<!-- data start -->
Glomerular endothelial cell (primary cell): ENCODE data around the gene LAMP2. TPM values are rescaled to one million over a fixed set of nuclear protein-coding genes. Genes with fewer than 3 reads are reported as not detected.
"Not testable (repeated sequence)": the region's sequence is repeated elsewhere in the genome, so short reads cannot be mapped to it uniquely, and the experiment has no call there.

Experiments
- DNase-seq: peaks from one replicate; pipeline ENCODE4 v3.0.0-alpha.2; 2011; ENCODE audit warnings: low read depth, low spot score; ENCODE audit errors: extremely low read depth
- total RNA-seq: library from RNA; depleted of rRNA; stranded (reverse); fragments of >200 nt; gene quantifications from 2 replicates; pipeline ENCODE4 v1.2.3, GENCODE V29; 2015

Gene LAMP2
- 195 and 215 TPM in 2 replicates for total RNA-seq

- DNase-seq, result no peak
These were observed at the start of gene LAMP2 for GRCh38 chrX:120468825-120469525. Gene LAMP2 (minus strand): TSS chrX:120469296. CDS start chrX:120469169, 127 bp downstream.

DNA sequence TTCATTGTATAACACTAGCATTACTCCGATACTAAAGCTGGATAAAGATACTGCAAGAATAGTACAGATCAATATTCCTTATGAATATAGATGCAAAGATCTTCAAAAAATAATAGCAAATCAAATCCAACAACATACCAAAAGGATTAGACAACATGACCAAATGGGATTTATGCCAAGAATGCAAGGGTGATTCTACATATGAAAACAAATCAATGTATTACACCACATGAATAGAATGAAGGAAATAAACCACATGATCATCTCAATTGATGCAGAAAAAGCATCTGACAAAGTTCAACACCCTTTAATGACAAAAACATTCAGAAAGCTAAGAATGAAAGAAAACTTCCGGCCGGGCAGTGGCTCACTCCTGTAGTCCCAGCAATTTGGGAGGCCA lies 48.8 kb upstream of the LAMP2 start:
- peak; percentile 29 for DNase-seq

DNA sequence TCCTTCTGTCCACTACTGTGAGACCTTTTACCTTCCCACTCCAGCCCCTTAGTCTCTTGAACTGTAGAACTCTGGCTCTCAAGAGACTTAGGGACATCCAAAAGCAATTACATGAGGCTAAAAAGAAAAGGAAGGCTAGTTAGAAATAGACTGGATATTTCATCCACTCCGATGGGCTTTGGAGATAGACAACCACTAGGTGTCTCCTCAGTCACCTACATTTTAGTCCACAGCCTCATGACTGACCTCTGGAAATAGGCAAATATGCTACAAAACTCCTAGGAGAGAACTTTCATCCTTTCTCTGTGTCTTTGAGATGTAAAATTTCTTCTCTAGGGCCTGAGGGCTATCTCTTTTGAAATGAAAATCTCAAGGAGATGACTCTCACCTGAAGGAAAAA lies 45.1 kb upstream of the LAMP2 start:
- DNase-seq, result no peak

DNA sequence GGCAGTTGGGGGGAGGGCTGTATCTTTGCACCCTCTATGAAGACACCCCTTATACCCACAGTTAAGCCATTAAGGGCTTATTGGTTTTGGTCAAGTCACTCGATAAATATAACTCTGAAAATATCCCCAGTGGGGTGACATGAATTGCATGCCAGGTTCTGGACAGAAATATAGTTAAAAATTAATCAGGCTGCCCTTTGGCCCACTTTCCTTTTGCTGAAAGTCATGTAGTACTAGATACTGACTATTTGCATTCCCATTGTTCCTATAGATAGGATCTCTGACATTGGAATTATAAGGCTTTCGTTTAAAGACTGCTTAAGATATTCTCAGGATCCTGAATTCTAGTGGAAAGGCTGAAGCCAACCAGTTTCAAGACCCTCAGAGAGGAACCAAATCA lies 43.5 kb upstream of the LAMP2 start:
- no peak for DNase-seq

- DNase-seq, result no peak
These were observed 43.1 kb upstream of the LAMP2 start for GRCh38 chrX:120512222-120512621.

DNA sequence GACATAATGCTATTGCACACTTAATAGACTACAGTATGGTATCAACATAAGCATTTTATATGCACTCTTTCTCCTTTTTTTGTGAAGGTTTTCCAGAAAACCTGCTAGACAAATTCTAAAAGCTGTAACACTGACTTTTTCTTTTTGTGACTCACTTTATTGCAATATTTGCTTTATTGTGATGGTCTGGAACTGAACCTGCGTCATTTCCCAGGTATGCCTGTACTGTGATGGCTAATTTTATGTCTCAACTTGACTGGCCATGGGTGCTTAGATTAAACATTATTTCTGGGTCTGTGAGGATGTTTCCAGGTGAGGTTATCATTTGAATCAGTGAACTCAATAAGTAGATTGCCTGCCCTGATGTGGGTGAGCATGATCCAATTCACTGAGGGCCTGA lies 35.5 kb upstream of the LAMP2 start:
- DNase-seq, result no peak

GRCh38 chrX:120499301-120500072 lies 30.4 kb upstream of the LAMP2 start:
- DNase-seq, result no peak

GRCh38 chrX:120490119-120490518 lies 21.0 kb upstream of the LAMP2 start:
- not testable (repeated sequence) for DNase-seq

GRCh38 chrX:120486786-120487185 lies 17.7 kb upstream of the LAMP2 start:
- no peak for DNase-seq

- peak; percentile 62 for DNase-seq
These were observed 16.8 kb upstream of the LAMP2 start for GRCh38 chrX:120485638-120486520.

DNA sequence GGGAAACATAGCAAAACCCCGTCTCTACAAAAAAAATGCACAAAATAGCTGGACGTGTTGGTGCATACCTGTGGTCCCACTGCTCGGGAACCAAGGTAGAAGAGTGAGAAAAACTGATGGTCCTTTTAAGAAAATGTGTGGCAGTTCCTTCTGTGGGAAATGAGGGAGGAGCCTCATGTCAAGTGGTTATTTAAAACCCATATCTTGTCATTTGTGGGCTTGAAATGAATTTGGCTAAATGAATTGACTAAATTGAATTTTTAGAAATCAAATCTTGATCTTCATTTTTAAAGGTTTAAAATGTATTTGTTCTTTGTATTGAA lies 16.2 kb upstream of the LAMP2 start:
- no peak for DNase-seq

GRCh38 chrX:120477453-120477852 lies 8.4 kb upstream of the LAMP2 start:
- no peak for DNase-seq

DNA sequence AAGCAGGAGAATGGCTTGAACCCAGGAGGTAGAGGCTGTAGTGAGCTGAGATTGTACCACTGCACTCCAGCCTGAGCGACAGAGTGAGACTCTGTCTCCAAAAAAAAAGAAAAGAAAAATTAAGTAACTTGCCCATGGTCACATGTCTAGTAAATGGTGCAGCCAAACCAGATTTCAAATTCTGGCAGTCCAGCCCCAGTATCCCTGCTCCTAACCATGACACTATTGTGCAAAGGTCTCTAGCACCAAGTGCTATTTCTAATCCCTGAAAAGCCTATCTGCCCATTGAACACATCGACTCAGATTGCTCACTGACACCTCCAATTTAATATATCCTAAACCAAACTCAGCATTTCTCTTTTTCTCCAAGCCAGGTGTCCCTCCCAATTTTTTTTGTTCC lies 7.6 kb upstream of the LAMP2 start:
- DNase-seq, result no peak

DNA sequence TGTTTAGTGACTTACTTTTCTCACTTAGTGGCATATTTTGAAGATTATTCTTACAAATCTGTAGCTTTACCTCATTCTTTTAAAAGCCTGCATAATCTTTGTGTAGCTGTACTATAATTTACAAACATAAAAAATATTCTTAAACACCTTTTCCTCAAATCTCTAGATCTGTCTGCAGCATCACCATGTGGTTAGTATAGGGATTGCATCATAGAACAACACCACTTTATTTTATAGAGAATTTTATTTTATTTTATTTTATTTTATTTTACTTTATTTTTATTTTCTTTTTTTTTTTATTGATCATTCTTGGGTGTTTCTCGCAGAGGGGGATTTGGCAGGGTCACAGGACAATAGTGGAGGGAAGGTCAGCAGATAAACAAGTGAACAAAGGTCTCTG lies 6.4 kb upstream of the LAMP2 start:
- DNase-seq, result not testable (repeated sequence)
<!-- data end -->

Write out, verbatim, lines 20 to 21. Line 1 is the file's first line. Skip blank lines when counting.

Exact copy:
GRCh38 chrX:120499301-120500072 lies 30.4 kb upstream of the LAMP2 start:
- DNase-seq, result no peak